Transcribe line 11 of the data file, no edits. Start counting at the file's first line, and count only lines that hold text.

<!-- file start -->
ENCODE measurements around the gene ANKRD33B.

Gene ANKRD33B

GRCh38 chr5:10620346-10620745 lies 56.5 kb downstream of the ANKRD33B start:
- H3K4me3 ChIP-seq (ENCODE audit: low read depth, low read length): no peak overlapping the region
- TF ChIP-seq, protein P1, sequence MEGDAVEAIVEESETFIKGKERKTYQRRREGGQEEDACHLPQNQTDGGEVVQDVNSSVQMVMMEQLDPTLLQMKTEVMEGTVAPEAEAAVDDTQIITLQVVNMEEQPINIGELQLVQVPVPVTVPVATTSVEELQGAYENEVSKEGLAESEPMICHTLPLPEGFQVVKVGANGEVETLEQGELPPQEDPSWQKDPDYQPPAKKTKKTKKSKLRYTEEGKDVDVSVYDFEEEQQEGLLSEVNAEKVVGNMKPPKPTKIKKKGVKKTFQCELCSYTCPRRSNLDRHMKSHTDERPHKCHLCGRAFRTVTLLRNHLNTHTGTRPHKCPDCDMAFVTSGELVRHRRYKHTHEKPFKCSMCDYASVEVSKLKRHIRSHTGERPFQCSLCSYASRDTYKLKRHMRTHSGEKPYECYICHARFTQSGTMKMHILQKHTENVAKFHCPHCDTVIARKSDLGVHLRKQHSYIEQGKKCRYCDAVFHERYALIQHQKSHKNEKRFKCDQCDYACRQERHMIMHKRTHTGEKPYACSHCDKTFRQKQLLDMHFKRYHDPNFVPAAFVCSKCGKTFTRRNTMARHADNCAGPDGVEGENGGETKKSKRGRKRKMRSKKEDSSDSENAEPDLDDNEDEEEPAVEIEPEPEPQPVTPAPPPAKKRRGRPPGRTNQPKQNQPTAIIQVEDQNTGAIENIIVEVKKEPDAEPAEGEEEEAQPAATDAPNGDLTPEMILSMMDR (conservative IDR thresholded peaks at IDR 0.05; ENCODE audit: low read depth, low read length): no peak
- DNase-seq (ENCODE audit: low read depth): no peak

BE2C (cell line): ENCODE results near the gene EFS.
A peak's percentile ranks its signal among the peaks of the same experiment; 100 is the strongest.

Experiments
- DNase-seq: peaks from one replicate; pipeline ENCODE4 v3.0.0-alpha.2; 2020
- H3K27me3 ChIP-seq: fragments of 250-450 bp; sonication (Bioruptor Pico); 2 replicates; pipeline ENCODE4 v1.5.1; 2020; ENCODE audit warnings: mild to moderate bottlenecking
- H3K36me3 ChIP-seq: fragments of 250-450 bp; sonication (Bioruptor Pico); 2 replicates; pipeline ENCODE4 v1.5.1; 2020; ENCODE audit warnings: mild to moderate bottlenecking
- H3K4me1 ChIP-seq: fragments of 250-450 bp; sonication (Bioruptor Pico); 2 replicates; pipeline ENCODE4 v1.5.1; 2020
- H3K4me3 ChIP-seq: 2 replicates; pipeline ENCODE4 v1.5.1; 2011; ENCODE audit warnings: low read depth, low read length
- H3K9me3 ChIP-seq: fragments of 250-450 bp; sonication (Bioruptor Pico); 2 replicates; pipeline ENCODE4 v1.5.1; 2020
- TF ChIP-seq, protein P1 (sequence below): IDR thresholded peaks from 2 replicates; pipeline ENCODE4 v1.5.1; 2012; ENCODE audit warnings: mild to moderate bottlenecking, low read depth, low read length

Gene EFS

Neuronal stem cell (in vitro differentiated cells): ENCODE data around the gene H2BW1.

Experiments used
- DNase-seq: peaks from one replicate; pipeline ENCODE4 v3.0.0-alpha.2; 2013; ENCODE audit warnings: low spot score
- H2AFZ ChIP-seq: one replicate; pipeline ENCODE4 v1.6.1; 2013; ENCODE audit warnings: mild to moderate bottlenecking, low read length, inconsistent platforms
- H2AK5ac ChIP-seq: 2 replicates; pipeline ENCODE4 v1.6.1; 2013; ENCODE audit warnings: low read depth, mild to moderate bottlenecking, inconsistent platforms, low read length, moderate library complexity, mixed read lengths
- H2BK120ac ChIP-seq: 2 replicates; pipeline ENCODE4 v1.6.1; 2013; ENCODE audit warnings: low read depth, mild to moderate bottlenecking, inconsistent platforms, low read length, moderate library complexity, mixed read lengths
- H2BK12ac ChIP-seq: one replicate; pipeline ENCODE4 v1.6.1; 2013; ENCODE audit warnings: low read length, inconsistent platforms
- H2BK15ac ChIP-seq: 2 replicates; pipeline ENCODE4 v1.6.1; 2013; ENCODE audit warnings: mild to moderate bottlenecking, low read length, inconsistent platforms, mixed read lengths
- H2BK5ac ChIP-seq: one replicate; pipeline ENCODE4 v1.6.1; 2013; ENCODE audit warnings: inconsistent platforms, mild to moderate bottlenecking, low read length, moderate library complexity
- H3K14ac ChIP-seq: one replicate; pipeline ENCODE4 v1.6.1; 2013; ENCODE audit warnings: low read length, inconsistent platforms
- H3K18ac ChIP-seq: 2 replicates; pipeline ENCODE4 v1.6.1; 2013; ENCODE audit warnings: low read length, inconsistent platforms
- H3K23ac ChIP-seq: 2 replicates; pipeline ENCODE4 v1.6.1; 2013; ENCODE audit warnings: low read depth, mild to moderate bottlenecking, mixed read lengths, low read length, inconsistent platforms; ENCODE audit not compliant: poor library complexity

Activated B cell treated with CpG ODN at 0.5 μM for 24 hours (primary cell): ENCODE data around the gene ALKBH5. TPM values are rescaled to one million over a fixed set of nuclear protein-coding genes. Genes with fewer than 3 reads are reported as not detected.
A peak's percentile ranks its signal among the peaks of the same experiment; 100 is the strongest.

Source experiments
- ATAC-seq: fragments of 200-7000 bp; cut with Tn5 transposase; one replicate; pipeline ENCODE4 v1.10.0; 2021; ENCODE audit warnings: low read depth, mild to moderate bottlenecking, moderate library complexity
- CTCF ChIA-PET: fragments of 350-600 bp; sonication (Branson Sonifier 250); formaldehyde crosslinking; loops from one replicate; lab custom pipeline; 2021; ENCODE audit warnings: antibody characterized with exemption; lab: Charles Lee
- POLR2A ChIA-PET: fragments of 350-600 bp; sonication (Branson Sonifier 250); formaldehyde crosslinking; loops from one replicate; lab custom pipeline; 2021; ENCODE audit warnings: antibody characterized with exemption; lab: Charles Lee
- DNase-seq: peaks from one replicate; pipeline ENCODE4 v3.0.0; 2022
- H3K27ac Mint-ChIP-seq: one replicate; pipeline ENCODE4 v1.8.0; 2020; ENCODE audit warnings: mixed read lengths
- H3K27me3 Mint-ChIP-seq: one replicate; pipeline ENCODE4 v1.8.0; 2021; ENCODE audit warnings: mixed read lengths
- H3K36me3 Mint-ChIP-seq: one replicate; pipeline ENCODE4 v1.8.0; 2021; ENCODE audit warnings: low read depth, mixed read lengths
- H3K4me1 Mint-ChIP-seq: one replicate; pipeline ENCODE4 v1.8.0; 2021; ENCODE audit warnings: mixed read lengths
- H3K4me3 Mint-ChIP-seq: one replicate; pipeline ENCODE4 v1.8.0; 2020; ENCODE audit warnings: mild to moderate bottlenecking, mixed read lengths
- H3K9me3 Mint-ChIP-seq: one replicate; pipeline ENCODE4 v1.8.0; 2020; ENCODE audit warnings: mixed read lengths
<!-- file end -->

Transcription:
- H3K27me3 ChIP-seq: fragments of 250-450 bp; sonication (Bioruptor Pico); 2 replicates; pipeline ENCODE4 v1.5.1; 2020; ENCODE audit warnings: mild to moderate bottlenecking